Orobona, who works full-time as a land use attorney at the Rockville firm Miller, Miller & Canby in addition to his studies, said he originally considered maintaining the building’s structure but adding new interior and exteriors. But the floor plates were so large, he joked about proposing it as an indoor practice facility for the Washington Redskins.

“The floor plates are so large, they’re bigger than a football field … there would be no access to light or air,” he said.

The District government been moving away from minimum parking requirements and toward parking maximums in certain areas, but it’s unlikely the District would approve a project that includes 1,238 new homes to be built without adding some parking. Compare that to CityCenter DC, the mixed-use project under construction downtown, which will include 1,570 new parking spaces when it opens.

MIT proposed only slightly more parking: 352 spaces for a 1.4 million-square-foot project. Ryan Butler, of the MIT team, said maximizing density on their project would have put its design principles at risk even if the opportunity for greater revenues was tempting. “We wanted to make sure that we’re adding the most value from a design perspective as well,” he said.

On the other end of the spectrum, the Cornell team proposed 1.3 million square feet of development plus 1,588 spaces, about 675,000-square-feet worth. Still, the Cornell team said its plan allowed more than one-quarter of the site to remain publicly accessible.

Value of Hoover sites

Here is where Tangherlini might take greatest notice, as he is hoping to swap the Hoover building straight-up for a new FBI campus for as many as 11,000 employees.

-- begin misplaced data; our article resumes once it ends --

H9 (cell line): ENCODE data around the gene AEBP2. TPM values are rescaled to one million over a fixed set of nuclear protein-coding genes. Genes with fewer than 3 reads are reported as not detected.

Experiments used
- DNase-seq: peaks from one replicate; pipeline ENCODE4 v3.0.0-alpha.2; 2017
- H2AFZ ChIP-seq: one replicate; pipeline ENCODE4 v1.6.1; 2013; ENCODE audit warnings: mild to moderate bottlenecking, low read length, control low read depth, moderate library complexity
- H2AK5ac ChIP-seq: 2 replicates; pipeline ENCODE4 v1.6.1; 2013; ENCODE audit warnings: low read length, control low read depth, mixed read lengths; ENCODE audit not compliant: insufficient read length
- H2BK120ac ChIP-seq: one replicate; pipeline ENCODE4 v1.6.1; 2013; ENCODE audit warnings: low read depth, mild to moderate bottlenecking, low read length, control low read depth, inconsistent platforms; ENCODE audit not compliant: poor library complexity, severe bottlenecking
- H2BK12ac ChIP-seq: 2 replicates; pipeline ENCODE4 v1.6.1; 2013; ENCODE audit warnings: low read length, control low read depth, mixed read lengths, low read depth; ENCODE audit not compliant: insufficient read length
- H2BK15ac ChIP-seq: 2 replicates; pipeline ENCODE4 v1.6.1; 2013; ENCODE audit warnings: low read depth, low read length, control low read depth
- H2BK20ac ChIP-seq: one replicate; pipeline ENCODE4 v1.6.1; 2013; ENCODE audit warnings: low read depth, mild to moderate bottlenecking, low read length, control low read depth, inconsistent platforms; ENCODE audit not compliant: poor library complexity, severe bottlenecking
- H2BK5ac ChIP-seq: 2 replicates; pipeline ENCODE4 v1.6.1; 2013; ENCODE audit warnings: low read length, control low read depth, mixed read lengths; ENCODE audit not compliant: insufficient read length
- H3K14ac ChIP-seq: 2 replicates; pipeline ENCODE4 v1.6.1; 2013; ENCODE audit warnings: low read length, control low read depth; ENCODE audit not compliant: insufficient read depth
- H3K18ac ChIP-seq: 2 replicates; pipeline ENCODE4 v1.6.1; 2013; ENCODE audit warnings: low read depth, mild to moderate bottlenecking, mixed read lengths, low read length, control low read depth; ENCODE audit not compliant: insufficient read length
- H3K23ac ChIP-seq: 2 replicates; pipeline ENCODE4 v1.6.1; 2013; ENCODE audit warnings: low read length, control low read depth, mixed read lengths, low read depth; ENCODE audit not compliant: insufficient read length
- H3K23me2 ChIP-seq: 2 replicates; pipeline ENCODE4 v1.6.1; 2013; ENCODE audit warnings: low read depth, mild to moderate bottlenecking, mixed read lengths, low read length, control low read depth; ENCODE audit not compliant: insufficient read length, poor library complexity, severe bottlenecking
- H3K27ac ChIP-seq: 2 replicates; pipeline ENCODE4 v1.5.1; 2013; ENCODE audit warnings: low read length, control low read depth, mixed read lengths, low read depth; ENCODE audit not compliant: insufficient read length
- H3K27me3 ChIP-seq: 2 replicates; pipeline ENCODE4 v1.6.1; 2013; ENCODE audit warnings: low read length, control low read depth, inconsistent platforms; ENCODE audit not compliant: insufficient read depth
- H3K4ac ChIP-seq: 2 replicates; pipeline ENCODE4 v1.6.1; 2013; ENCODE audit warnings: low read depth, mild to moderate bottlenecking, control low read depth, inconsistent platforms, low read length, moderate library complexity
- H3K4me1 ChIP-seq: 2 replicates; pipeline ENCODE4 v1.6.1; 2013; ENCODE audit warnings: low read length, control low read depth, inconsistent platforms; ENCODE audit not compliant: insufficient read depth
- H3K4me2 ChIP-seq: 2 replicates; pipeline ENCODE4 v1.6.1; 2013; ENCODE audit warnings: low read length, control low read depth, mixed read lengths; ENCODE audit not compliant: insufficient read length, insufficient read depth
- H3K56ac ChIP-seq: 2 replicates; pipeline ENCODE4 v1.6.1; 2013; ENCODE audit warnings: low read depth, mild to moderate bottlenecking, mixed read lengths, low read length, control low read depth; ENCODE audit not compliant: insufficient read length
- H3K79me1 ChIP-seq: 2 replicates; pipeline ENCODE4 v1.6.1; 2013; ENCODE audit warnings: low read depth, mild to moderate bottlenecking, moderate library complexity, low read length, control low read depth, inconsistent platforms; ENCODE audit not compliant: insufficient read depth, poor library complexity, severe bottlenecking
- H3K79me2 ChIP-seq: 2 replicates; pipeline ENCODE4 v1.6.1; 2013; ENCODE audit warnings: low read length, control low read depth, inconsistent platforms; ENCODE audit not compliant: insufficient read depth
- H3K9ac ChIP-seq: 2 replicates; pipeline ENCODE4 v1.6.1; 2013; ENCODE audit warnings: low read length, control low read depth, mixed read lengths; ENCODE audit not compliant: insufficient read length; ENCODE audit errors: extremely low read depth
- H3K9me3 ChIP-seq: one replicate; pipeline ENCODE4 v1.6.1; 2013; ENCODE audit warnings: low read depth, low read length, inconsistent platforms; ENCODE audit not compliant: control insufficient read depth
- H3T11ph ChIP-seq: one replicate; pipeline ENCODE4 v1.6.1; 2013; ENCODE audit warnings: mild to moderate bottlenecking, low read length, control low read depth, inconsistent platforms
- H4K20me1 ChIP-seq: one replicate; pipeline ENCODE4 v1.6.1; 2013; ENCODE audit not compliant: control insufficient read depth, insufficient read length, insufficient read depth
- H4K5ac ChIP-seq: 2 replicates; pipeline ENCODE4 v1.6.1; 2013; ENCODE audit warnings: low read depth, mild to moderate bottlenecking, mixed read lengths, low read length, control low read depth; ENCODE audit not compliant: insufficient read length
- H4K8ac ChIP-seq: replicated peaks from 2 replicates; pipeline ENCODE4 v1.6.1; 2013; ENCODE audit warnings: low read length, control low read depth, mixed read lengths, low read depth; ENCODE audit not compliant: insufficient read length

It’s unlikely the federal administrator would be impressed by the results. The finalists offered widely varying prices for the property, with perhaps none high enough to likely to generate the funds needed to build a 40- to 55-acre campus for the FBI, even without land costs.

The Cornell students said it would be possible to earn an acceptable return even if they offered the cash-strapped GSA $600 million for the site — the highest of any of the teams.

After looking for comparable sales data, the MIT team only offered half that, $300 million, for the property. That may not say much about the future of real estate values in Washington. “We make reasonable assumptions on the market and there is really a maximum amount you can pay and make a reasonable return on that commitment,” MIT student Jakob Von Trapp said.

Lowest of all, however, was the Georgetown team, which offered the government only $110 million for the site, something Orobona said hurt his team’s chances of coming out on top. The same result would probably have occurred had Tangherlini and the GSA actually been evaluating his proposal. “In reality we wouldn’t have won the [Request for Proposal] because the other developers were offering a lot more for the site,” Orobona said.